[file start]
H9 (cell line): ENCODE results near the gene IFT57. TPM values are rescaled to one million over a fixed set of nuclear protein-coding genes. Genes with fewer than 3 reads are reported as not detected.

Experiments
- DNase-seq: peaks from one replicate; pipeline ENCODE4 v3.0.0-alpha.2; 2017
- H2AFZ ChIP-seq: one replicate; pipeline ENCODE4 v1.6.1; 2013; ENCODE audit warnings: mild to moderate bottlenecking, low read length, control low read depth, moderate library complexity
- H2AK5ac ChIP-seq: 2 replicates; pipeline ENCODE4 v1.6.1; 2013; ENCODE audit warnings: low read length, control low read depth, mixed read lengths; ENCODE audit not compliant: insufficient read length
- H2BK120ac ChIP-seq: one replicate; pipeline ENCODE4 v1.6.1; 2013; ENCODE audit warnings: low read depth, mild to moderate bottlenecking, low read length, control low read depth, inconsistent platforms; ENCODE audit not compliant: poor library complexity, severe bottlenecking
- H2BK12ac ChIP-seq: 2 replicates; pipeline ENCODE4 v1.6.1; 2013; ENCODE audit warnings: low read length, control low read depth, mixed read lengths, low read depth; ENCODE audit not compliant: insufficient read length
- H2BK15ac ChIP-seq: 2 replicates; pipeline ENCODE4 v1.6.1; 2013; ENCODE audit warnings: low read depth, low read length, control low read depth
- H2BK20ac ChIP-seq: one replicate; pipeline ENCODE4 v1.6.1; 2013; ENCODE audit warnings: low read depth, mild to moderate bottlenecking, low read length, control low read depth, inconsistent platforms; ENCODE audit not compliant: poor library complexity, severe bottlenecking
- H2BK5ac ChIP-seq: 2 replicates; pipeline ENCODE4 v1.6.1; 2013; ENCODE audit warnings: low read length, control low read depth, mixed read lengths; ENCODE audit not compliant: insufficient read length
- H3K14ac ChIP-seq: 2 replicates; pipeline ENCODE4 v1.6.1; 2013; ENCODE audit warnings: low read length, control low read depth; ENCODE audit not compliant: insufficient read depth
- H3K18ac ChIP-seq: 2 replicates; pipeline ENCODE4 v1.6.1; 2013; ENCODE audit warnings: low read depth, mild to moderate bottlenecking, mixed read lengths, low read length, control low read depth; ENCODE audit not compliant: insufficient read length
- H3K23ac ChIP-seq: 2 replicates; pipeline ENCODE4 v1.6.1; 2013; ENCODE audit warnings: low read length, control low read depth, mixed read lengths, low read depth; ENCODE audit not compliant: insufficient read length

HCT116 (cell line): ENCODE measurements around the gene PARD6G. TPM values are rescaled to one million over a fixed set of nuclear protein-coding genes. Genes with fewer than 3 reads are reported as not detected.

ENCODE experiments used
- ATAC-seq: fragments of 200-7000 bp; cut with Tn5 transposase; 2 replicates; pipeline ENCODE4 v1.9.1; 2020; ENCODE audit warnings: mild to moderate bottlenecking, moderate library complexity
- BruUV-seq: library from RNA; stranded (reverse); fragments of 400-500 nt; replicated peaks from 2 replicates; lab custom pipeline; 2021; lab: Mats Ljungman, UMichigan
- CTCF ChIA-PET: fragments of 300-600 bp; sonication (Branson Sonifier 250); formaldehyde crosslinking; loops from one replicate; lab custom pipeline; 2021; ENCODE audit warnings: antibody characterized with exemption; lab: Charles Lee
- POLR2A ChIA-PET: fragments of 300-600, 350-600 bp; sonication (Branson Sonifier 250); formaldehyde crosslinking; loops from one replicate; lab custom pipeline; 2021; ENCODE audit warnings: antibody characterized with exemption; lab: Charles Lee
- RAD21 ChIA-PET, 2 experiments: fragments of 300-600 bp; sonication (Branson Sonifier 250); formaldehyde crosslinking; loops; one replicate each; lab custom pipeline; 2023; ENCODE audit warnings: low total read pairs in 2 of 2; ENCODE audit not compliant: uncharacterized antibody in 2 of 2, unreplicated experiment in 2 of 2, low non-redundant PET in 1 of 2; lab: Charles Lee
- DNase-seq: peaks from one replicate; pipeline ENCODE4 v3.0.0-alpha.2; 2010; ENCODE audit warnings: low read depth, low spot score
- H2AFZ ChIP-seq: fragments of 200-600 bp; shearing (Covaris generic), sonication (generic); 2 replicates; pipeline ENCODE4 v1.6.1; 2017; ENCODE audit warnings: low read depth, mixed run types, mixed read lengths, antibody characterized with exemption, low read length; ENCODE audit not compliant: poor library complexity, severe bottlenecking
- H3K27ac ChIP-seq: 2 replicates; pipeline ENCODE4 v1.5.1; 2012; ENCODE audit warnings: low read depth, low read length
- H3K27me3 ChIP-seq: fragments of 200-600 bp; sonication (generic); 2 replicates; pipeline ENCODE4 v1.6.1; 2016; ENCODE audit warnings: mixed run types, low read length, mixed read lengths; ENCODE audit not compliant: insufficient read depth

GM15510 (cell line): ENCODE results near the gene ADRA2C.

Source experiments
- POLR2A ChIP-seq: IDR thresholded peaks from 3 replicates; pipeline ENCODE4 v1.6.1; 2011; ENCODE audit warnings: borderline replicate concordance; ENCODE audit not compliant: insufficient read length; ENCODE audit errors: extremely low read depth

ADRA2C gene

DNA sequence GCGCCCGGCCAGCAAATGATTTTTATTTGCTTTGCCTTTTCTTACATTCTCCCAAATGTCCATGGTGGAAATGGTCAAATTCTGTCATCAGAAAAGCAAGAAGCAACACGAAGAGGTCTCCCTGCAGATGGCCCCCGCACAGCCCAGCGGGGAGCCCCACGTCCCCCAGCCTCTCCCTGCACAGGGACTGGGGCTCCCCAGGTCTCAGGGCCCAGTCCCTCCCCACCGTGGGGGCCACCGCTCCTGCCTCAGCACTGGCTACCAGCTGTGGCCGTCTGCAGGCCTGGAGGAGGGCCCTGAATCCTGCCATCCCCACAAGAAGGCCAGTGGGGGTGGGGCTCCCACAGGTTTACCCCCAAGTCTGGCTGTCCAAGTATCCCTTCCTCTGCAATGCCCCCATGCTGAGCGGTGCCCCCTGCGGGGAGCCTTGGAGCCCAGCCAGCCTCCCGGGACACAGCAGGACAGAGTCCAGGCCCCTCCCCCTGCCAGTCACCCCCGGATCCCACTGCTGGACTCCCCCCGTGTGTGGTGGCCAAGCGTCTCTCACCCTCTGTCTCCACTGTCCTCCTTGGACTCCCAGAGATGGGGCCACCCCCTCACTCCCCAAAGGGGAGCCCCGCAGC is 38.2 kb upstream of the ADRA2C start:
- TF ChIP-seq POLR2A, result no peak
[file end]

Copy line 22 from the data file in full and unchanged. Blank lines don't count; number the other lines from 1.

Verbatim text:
- H2AFZ ChIP-seq: fragments of 200-600 bp; shearing (Covaris generic), sonication (generic); 2 replicates; pipeline ENCODE4 v1.6.1; 2017; ENCODE audit warnings: low read depth, mixed run types, mixed read lengths, antibody characterized with exemption, low read length; ENCODE audit not compliant: poor library complexity, severe bottlenecking